This means only Lockheed Martin Corp and Sweden's Saab AB are left in the race to supply 88 jets. Ottawa says it intends to make a decision next year on a contract that could be worth up to C$19 billion ($15 billion).
Boeing had entered its F-18 Super Hornet. The Canadian Press was the first the report the news.
Defense analysts had been certain Ottawa would exclude Saab's Gripen plane. Unlike Canada, Sweden is neither a member of NATO or NORAD, the North American defense organization.
Canada belongs to the consortium that developed Lockheed Martin's F-35 jet, which defense sources say is the preferred choice of the air force.
The competition is being overseen by the office of Procurement Minister Filomena Tassi, which did not respond to a request for comment.
Lockheed Martin declined to comment. No one at Saab was available for comment. Boeing spokesman Paul Lewis said by email that the company would reserve comment pending official notification from Ottawa.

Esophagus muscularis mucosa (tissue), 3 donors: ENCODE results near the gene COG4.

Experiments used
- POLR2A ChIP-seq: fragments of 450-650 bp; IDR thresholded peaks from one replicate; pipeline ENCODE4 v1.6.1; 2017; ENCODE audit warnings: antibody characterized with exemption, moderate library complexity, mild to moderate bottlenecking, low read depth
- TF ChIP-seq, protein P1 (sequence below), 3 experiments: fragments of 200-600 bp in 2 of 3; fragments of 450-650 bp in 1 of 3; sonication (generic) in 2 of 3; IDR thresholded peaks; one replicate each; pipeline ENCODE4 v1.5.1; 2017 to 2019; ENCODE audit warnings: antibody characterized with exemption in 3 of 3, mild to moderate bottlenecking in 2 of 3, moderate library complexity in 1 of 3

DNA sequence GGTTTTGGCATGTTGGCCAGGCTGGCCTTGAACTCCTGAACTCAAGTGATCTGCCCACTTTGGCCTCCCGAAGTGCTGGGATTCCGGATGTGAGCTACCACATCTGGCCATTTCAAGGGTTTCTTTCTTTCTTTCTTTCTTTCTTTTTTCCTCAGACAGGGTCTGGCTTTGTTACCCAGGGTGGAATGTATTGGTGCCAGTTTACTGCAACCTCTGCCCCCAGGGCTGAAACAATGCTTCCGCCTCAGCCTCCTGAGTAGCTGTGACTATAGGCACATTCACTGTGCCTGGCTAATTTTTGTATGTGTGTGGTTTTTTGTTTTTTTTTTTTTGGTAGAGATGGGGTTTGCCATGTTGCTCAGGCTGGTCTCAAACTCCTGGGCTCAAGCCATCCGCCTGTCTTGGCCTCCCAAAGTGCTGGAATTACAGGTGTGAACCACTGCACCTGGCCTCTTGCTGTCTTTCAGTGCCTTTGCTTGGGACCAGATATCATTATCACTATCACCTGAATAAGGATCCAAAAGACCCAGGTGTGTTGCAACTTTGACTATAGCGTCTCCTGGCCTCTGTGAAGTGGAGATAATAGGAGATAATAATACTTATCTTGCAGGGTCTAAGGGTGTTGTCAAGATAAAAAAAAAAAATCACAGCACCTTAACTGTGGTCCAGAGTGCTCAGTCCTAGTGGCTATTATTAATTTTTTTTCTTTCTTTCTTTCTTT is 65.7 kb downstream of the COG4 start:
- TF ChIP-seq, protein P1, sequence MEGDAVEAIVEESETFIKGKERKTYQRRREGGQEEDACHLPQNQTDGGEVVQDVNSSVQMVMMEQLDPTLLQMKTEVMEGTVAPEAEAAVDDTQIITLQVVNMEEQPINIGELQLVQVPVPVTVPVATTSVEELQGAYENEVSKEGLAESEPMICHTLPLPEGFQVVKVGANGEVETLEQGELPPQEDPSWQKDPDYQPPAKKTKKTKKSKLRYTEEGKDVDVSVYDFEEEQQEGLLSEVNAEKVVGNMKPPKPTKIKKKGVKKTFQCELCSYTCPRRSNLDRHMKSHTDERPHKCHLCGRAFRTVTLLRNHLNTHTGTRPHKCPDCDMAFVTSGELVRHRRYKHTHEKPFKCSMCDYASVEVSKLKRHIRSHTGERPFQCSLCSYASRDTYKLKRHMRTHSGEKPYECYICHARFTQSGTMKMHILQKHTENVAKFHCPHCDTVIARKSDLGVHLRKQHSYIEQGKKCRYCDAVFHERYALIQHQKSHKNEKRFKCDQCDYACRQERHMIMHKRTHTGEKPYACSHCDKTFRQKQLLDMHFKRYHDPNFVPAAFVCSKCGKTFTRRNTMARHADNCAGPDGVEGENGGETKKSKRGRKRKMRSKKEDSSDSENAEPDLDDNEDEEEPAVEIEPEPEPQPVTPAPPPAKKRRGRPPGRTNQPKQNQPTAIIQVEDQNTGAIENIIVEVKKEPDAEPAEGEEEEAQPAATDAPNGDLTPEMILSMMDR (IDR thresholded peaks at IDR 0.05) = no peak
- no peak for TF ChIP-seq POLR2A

Boeing clashed with Canada in 2017 after it complained Ottawa was unfairly subsidizing a passenger jet made by Montreal-based rival Bombardier.
Canada responded by saying it would look less favorably on a fighter jet bid from a company that had harmed national interests, but nonetheless allowed Boeing to take part.
The Liberals took power in 2015 vowing not to buy the F-35 on the grounds that it was too costly, but have since softened their line.
Canada has been trying unsuccessfully for more than a decade to replace its aging F-18 fighters. The former Conservative administration said in 2010 that it would buy 65 F-35 jets but later scrapped the decision, triggering years of delays and reviews.
($1 = 1.2649 Canadian dollars)
(Reporting by David Ljunggren; Editing by Nick Zieminski and Daniel Wallis)
By David Ljunggren